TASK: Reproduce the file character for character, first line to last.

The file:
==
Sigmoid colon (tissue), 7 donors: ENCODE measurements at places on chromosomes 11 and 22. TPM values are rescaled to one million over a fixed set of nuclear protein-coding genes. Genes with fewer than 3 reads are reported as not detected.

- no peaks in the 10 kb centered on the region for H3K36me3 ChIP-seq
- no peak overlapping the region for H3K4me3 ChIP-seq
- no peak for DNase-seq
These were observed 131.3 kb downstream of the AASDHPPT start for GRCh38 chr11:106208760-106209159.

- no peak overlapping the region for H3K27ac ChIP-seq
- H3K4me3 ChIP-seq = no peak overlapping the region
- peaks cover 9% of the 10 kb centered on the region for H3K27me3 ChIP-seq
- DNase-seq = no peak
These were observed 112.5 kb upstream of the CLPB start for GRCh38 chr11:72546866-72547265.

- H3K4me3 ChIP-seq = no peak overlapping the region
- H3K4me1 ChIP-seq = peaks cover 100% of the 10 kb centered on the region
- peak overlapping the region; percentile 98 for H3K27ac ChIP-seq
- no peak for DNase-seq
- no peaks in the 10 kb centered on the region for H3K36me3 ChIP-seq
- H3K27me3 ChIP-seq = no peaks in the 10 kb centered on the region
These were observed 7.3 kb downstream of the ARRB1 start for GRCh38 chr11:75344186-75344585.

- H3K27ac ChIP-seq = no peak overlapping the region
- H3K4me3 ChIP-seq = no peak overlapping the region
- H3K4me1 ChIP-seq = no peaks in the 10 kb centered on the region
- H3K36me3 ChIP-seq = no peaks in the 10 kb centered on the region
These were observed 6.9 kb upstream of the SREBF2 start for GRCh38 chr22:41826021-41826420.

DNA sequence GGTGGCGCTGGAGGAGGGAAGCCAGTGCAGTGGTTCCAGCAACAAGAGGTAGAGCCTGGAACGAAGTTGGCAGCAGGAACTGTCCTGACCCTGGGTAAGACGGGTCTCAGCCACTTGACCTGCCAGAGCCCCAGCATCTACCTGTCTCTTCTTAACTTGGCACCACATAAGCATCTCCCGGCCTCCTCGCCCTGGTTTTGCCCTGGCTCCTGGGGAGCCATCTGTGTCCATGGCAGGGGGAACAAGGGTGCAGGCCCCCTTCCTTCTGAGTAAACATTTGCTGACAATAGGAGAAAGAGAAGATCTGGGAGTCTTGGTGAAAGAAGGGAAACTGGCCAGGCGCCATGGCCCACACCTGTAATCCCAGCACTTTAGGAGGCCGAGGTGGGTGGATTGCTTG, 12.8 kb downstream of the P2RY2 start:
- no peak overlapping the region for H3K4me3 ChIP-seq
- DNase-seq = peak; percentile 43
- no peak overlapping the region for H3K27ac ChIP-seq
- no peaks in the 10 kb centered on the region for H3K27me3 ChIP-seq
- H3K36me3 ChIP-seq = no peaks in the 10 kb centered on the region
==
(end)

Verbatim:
Sigmoid colon (tissue), 7 donors: ENCODE measurements at places on chromosomes 11 and 22. TPM values are rescaled to one million over a fixed set of nuclear protein-coding genes. Genes with fewer than 3 reads are reported as not detected.

- no peaks in the 10 kb centered on the region for H3K36me3 ChIP-seq
- no peak overlapping the region for H3K4me3 ChIP-seq
- no peak for DNase-seq
These were observed 131.3 kb downstream of the AASDHPPT start for GRCh38 chr11:106208760-106209159.

- no peak overlapping the region for H3K27ac ChIP-seq
- H3K4me3 ChIP-seq = no peak overlapping the region
- peaks cover 9% of the 10 kb centered on the region for H3K27me3 ChIP-seq
- DNase-seq = no peak
These were observed 112.5 kb upstream of the CLPB start for GRCh38 chr11:72546866-72547265.

- H3K4me3 ChIP-seq = no peak overlapping the region
- H3K4me1 ChIP-seq = peaks cover 100% of the 10 kb centered on the region
- peak overlapping the region; percentile 98 for H3K27ac ChIP-seq
- no peak for DNase-seq
- no peaks in the 10 kb centered on the region for H3K36me3 ChIP-seq
- H3K27me3 ChIP-seq = no peaks in the 10 kb centered on the region
These were observed 7.3 kb downstream of the ARRB1 start for GRCh38 chr11:75344186-75344585.

- H3K27ac ChIP-seq = no peak overlapping the region
- H3K4me3 ChIP-seq = no peak overlapping the region
- H3K4me1 ChIP-seq = no peaks in the 10 kb centered on the region
- H3K36me3 ChIP-seq = no peaks in the 10 kb centered on the region
These were observed 6.9 kb upstream of the SREBF2 start for GRCh38 chr22:41826021-41826420.

DNA sequence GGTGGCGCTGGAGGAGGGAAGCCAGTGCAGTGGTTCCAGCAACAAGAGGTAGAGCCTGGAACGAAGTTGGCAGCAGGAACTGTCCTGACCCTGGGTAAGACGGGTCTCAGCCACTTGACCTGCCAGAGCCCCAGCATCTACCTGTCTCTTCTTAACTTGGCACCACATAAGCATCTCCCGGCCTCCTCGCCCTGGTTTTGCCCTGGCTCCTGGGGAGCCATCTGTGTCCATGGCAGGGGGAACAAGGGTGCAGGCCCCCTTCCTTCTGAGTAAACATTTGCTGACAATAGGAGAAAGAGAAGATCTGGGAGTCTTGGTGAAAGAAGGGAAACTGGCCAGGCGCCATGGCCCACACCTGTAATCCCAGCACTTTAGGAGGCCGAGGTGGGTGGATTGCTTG, 12.8 kb downstream of the P2RY2 start:
- no peak overlapping the region for H3K4me3 ChIP-seq
- DNase-seq = peak; percentile 43
- no peak overlapping the region for H3K27ac ChIP-seq
- no peaks in the 10 kb centered on the region for H3K27me3 ChIP-seq
- H3K36me3 ChIP-seq = no peaks in the 10 kb centered on the region